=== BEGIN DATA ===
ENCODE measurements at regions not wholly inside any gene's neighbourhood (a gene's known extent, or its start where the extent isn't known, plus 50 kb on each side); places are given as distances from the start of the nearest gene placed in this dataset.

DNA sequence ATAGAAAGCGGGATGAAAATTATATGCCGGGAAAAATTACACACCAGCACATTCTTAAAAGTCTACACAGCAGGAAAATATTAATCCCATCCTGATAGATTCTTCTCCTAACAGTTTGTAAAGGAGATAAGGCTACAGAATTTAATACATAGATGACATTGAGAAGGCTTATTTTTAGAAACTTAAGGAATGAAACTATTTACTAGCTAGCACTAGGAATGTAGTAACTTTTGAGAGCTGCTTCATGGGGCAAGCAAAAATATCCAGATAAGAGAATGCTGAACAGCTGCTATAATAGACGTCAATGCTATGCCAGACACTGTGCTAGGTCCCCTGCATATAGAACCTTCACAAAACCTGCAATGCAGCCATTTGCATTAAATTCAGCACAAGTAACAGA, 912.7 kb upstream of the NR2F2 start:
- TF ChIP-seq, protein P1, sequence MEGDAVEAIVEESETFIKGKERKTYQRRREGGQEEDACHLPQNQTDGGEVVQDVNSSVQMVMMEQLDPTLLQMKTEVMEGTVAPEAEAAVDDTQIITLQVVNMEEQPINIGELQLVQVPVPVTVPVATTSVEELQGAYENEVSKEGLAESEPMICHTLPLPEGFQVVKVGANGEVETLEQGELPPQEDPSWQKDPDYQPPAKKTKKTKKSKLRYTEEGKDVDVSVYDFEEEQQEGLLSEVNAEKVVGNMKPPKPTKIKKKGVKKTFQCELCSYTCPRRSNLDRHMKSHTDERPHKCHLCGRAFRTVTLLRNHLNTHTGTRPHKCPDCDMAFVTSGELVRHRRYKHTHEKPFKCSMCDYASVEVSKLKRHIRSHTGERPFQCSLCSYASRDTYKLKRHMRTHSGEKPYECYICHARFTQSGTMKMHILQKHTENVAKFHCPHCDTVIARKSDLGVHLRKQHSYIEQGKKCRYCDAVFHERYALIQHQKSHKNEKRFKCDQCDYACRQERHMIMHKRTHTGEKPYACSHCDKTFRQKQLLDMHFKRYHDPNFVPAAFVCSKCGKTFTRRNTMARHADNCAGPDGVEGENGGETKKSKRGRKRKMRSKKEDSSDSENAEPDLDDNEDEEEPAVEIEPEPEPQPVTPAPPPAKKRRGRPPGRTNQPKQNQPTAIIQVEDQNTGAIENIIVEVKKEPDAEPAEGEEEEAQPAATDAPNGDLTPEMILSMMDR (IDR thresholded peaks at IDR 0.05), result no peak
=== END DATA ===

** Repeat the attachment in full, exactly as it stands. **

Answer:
ENCODE measurements at regions not wholly inside any gene's neighbourhood (a gene's known extent, or its start where the extent isn't known, plus 50 kb on each side); places are given as distances from the start of the nearest gene placed in this dataset.

DNA sequence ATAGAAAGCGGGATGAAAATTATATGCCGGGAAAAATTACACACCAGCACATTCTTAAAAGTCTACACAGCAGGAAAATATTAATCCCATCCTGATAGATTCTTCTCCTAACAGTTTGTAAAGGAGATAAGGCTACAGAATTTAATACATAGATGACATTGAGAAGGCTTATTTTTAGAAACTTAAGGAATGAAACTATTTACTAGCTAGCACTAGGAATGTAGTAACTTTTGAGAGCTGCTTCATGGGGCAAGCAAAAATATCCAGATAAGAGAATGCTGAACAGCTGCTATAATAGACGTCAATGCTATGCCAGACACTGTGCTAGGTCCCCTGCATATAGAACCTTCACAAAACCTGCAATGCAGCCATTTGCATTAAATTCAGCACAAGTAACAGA, 912.7 kb upstream of the NR2F2 start:
- TF ChIP-seq, protein P1, sequence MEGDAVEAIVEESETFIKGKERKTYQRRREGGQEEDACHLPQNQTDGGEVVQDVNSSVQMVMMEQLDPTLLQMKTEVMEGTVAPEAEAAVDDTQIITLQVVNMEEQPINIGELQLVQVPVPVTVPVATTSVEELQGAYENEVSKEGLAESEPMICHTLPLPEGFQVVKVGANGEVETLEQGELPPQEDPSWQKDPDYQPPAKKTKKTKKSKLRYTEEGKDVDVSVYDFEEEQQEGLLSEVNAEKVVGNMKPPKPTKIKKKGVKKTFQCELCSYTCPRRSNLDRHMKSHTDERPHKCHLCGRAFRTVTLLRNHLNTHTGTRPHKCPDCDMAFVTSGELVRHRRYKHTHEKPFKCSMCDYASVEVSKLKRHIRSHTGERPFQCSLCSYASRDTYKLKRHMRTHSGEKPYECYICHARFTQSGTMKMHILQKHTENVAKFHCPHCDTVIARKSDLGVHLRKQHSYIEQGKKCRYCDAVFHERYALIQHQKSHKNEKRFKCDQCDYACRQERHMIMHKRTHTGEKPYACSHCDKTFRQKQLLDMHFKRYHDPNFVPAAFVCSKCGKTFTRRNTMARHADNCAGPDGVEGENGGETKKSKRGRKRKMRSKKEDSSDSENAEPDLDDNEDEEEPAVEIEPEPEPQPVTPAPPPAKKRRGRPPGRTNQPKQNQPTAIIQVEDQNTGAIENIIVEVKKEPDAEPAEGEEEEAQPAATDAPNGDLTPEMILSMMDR (IDR thresholded peaks at IDR 0.05), result no peak